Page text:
Sunday, January 30, 2011

Hide/Seek at the National Portrait Gallery

Today I went to the National Portrait Gallery to see the controversial exhibition Hide/Seek: Difference and Desire in American Portraiture. It has received quite a few rave reviews, e. g.,
Gopnik, B., National Portrait Gallery's 'Hide/Seek' finds a frame for sexual identity, Washington Post, November 5, 2010.

With the possible exceptions of George Bellows, Marsden Hartley, and Andy Warhol, I didn't find paintings particularly interesting. The photography section though was exceptionally strong; among the artists presented were Thomas Eakins, Berenice Abbot, Henri Cartier-Bresson, Carl Van Vechten, Robert Mapplethorpe, and many others; perhaps, not as famous but no less impressive.

Thomas Eakins (1844–1916)
Walt Whitman, 1891
Robert Mapplethorpe (1946–1989)
Self-Portrait, 1988

Berenice Abbott (1998–1991)
Janet Flanner, 1923
Peter Hujar (1934–1987)
Susan Sontag, 1975

Carl Van Vechten (1880–1964)
Hugh Laing and Antony Tudor, 1940
George Platt Lynes (1907–1955)
Marsden Hartley, 1942

Apparently, the show generated a lot of interest: it was rather crowded when I was there, and NPG docents lead tour after guided tour.

'Hide/Seek' visitor comments
Trescott, J., 'Hide/Seek' visitors register their opinions, Arts Post, February, 10, 2011.

Friday, January 28, 2011

Berg and Beethoven with NSO/Eschenbach

What a difference a program makes! After the flop with an all-American program, it was so wonderful to hear the all-Viennese one today! The Berg pieces, infused with the sense of foreboding, sounded so fresh as if they were written today. Beethoven's Triplekonzert was something of a disappointment though: in my mind's ear I was hearing the famous Oistrakh/Rostropovich/Richter/Karajan recording with the Berlin Philarmoniker, and even though Lambert Orkis and Christoph Eschenbach were excellent, David Hardy is by no stretch is a Rostropovich; and Nurit Bar-Josef, as nice as her violin sound is, is no Oistrakh.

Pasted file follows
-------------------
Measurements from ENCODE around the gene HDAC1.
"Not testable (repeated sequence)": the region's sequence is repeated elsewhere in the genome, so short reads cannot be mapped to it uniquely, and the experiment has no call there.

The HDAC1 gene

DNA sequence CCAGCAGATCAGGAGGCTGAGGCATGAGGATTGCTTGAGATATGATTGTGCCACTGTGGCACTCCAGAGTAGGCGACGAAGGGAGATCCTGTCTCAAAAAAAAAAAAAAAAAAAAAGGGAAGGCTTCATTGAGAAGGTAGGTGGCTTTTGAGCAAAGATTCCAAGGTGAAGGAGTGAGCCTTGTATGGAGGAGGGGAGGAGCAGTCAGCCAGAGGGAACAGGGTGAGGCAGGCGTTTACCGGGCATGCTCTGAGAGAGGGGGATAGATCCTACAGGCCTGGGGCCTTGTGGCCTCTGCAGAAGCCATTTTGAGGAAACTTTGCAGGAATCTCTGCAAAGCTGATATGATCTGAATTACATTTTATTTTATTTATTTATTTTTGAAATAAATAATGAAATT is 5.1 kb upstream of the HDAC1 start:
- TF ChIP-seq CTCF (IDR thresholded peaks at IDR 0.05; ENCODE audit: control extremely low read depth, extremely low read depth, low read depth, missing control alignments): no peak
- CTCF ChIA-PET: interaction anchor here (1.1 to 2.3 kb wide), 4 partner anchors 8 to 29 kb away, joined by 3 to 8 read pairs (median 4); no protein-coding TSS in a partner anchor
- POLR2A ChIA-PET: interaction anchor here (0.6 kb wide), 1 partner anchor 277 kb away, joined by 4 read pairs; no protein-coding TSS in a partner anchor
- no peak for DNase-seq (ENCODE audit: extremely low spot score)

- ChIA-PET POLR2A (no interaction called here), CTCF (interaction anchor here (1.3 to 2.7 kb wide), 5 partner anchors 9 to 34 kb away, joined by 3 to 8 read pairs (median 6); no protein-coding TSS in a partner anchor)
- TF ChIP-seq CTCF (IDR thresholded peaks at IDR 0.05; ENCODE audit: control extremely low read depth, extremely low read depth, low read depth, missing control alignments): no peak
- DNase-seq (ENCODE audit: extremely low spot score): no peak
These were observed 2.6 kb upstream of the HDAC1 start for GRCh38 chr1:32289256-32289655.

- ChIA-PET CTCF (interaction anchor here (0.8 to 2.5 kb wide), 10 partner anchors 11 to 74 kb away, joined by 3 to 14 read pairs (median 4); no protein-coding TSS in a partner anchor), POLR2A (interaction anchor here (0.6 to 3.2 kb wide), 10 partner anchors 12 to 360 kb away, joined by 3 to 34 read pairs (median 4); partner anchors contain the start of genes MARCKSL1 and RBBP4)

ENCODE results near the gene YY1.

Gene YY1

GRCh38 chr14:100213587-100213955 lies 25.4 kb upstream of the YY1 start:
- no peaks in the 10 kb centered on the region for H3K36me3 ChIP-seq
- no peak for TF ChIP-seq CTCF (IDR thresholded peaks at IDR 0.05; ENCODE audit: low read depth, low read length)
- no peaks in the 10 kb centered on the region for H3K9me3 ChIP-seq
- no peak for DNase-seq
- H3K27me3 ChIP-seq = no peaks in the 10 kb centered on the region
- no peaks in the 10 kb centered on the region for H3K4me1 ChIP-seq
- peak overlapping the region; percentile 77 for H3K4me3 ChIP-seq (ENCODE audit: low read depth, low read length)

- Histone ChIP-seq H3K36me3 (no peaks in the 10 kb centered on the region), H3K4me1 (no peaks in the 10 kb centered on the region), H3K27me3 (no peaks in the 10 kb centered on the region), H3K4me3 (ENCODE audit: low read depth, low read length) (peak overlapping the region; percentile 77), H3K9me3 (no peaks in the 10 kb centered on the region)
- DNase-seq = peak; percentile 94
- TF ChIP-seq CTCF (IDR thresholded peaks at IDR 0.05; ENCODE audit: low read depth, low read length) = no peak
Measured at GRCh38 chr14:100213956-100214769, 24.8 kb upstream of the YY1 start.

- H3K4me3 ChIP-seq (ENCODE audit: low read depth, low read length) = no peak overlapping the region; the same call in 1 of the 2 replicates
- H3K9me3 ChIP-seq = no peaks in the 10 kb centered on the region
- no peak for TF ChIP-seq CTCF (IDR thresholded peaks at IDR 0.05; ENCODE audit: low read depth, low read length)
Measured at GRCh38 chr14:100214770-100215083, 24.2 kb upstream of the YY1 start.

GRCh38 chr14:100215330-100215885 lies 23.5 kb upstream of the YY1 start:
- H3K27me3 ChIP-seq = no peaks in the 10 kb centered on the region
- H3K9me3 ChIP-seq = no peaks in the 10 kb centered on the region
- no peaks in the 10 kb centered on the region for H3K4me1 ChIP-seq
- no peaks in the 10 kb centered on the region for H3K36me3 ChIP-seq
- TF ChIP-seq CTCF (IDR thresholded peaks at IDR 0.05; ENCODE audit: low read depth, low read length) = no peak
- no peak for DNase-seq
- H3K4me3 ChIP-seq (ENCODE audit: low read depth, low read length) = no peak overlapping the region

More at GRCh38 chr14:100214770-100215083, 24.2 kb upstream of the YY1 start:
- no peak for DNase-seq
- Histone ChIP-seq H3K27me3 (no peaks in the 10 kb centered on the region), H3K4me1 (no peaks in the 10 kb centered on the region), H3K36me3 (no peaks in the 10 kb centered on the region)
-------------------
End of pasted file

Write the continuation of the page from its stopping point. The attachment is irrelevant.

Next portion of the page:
Eschenbach's take on the Beethoven's 5th was very fresh: the dynamic ranges (ppp/fff, crescendo/diminuendo) was wide, the tempi were unusually fast, and even though he is often criticized for an episodic approach and lack of architectural vision, the symphony's progression from one movement to another seemed logical, and it felt like a unified work.

What he needs to work on, it seems to me, is achieving timbre distinction, juxtaposition, and contrast of various orchestral groups, so that the stringed, the woodwinds, and brass would all have their own distinct sound quality, like what one can hear with Amsterdam Concertgebouw under Haitink and Jasons, Leningrad Philharmonic under Mravinsky, or Philadelphia Orchestra that Eschenbach himself used to lead. In fairness though, acoustics of the Kennedy Center Concert Hall are so bad that some of the sound quality may have been simply dampened or distorted. Yet, what Eschenbach has achieved in his short tenure at the NSO is quite impressive.

Midgette, A., Concert review: Christoph Eschenbach showcases National Symphony Orchestra 'family', Washington Post, January 28, 2010.

Monday, January 24, 2011

Bernstein and Gershwin with NSO/Eschenbach and Barto

I was sorely disappointed with the NSO/Eschenbach performance on January 24th, 2011. The Lieberson piece Remembering JFK (An American Elegy) combined pompous declamation with cinema-lite score that tried to illustrate talking points. Bernstein's Symphonic Dances from West Side Story lacked verve, color, and character. And the main attraction, Gershwin's Piano Concerto in F, simply fell and felt flat; there was no spark, mastery, or inspiration in this performance by Florida pianist Tzimon Barto. I have to agree with Baltimore Sun's Tim Smith:
Tzimon Barto (once upon a time, just plain Johnny Barto Smith, Jr., from a town near Orlando) is a body-building, multi-lingual, novel-writing keyboard artist who has a long association with Eschenbach in concert halls and recording studios. The conductor hears in the pianist more qualities than some of us do.
I found myself mostly frustrated [...], first by the incredibly slow tempos that kept overriding Gershwin's own energetic pulse; and then by Barto's playing. There were flashes of bravura and of intriguing poetic nuances, but there wasn't quite enough technical dazzle or richness in tone to keep things fully interesting.
The pianist apparently thinks of the concerto as Gershwin's attempt to out-do Rachmaninoff, an approach Eschenbach embraced with a conviction you had to admire. I'm far more open to extremes than many of my colleagues, and I really wanted to buy into this exercise in elongation, this search for profound depths amidst the Charleston rhythms, but I just kept missing the guy I recognize as Gershwin.
Smith, T., National Symphony marks JFK anniversary with new Lieberson work, Baltimore Sun, January 23, 2011.